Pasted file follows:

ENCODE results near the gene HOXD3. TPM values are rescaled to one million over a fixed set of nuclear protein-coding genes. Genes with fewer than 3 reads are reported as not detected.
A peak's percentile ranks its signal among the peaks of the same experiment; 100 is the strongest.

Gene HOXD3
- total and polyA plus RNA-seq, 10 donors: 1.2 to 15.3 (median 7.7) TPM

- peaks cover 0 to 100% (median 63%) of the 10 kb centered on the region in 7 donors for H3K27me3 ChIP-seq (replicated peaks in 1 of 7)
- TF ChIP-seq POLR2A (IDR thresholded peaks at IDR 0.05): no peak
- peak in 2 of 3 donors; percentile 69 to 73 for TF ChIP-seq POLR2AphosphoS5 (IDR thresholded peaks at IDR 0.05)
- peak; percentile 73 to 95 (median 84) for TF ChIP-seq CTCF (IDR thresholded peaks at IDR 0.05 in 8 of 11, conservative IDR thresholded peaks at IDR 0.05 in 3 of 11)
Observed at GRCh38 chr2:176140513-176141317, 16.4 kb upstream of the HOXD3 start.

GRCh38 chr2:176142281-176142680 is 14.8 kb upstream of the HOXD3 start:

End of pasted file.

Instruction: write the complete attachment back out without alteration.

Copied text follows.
ENCODE results near the gene HOXD3. TPM values are rescaled to one million over a fixed set of nuclear protein-coding genes. Genes with fewer than 3 reads are reported as not detected.
A peak's percentile ranks its signal among the peaks of the same experiment; 100 is the strongest.

Gene HOXD3
- total and polyA plus RNA-seq, 10 donors: 1.2 to 15.3 (median 7.7) TPM

- peaks cover 0 to 100% (median 63%) of the 10 kb centered on the region in 7 donors for H3K27me3 ChIP-seq (replicated peaks in 1 of 7)
- TF ChIP-seq POLR2A (IDR thresholded peaks at IDR 0.05): no peak
- peak in 2 of 3 donors; percentile 69 to 73 for TF ChIP-seq POLR2AphosphoS5 (IDR thresholded peaks at IDR 0.05)
- peak; percentile 73 to 95 (median 84) for TF ChIP-seq CTCF (IDR thresholded peaks at IDR 0.05 in 8 of 11, conservative IDR thresholded peaks at IDR 0.05 in 3 of 11)
Observed at GRCh38 chr2:176140513-176141317, 16.4 kb upstream of the HOXD3 start.

GRCh38 chr2:176142281-176142680 is 14.8 kb upstream of the HOXD3 start: